A construction that works for Malta – Mauro Overend
As the small Maltese islands quickly disappear from my plane window, I can’t help but think that this is the last (over)dose of sunshine I’ll get for quite some time. But the impending seasonal blues are tied to a more disturbing glimpse of my two-week stay on the Sunny Isles: the shabby and unsustainable state of Malta’s built environment.
It seems that others share my last concern. In a recent Times of Malta survey, the built environment claimed the dubious honor of being Malta’s ‘biggest issue’ in the minds of nine out of ten Maltese residents; with 78% voting for “overbuilding” and 12% identifying “traffic”, both a direct indictment of the built environment.
Let me add a few more interpretations to this useful, if somewhat laconic survey.
A look at some Eurostat indicators reveals a mixed picture on the amount of construction in Malta. For example, the gross value added of construction activity in Malta has varied between 3.6% and 4.8% of GDP over the period 20210-2020 and has never exceeded the EU average, similarly investment in housing in Malta was 3.9% of GDP in 2020, which corresponds to a median EU country.
On the other hand, Malta’s construction sector employment growth rate was 8.7% in 2018, which is above the EU average, but well below some other regions. EU where construction employment has soared to double digits. Tellingly enough, in 2020 twice as many building permits were issued for housing in Malta as in 2015, which is significantly above the EU average.
Unsurprisingly, at 17.8%, Malta has a percentage of land occupied by residential buildings comparable to some of the most densely populated regions in Europe, such as the Düsseldorf and Antwerp regions. Malta apparently has a high density of built-up areas with significant building activity, but no more so than some of the densest and busiest regions in the EU.
What is harder to quantify, but arguably more noticeable, is the poor quality of construction in Malta. These range from shabby construction sites that generate more noise, dust and other hazards than strictly necessary, to dissatisfaction with the end product itself. The combination of the two is a perfect storm of high volume, low quality construction. Therefore, the writing is on the poorly constructed wall of the legacy that the current generation will leave to the next.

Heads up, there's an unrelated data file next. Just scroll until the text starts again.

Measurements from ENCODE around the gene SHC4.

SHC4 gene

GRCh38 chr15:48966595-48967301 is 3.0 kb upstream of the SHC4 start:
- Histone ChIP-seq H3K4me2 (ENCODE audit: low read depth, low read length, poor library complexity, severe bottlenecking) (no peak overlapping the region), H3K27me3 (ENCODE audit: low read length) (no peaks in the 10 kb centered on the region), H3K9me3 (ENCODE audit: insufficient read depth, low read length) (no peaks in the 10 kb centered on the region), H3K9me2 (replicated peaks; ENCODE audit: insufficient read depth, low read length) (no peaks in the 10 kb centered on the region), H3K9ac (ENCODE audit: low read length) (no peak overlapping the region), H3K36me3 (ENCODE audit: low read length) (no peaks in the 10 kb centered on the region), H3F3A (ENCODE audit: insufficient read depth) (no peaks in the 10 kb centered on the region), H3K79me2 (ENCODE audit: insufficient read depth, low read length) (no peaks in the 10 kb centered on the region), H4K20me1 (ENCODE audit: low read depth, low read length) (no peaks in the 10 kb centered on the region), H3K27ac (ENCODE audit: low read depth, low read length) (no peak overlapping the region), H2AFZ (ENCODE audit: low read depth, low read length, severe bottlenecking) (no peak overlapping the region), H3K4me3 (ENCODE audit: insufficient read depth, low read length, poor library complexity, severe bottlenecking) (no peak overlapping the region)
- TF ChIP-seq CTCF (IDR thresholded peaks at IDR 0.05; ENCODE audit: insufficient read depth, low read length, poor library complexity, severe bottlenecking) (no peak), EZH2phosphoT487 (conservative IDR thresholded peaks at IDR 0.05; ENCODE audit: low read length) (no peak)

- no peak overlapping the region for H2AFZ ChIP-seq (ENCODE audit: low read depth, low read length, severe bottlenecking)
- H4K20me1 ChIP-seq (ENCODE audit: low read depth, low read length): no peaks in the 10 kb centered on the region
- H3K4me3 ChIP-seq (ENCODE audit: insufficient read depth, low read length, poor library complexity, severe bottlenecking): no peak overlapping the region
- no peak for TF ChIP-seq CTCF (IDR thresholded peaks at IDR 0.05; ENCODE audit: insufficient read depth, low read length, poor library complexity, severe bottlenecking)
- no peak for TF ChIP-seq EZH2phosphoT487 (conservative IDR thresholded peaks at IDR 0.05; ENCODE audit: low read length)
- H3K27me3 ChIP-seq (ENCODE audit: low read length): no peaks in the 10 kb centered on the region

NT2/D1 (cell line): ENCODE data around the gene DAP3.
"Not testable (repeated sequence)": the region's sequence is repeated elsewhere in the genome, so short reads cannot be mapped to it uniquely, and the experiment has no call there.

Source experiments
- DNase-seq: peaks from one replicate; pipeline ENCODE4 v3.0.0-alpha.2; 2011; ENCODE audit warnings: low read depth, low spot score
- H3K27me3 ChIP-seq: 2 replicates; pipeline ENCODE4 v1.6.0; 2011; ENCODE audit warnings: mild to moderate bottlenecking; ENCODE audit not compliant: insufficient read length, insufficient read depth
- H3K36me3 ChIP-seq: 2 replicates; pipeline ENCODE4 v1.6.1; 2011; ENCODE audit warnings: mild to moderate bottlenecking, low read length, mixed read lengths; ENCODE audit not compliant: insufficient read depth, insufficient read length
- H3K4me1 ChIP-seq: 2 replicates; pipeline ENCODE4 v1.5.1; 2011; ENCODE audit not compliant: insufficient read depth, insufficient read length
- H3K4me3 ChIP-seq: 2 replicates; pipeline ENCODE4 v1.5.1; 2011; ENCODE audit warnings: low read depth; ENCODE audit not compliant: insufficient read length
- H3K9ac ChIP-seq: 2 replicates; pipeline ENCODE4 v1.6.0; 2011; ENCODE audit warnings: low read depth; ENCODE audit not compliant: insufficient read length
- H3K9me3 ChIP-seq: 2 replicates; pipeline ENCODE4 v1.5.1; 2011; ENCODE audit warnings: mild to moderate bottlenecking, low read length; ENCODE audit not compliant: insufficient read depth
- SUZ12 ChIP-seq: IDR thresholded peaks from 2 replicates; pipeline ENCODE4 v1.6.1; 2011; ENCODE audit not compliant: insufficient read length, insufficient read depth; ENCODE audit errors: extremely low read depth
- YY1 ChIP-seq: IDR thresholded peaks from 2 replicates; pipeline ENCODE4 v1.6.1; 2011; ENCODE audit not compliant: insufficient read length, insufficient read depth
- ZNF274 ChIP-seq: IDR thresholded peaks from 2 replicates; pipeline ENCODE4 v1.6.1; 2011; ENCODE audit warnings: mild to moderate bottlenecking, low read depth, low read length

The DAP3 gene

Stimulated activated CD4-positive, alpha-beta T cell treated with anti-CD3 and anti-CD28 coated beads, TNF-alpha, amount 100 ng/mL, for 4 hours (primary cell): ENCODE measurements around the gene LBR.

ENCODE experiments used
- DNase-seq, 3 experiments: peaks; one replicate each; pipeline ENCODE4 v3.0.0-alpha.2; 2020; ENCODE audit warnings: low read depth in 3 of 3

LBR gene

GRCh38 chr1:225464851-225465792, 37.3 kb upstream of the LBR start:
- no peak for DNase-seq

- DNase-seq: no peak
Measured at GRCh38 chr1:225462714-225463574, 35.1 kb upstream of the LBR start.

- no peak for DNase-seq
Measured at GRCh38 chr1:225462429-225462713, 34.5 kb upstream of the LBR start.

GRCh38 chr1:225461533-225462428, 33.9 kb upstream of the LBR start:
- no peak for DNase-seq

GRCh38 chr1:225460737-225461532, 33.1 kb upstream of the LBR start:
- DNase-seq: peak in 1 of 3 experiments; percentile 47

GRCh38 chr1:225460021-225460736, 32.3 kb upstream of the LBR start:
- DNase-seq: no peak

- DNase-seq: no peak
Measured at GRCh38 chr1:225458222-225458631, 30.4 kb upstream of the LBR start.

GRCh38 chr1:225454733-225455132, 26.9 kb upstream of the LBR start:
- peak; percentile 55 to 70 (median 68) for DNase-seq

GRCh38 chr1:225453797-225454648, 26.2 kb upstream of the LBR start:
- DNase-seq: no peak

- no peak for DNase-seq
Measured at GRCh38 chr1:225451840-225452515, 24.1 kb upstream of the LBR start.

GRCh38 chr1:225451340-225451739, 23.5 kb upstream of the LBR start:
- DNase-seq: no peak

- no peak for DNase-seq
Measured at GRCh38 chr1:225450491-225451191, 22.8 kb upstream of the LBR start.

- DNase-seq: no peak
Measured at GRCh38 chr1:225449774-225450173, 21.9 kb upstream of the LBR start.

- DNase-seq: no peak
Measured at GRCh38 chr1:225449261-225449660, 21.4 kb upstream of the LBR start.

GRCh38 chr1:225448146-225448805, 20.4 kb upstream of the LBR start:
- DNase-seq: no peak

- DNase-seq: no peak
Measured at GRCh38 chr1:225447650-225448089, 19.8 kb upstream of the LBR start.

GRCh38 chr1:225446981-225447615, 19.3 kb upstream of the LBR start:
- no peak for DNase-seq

But what are the root causes of general dissatisfaction with the built environment? The material evidence points to a fundamentally unbalanced approach. Specifically, the short-term economic gain (profit) seems to overshadow the other two important factors, namely societal benefit (people) and environmental impact (planet). Yet it is well known that ignoring any of the three P’s is foolhardy.
For example, every construction project in Malta seems to be treated as an isolated cash cow. This keeps investors happy and lubricates the wheels of the economy, but neglects the societal benefits of good architecture and fails to address the need for environmentally sustainable construction.
Unfortunately, there is no single magic recipe for finding a fair balance between economic gain, user care and natural resource efficiency, but to design each building as a profit project, use practices ecologically unsustainable to build it and disregarding the impact on society, results in an unpleasant dish.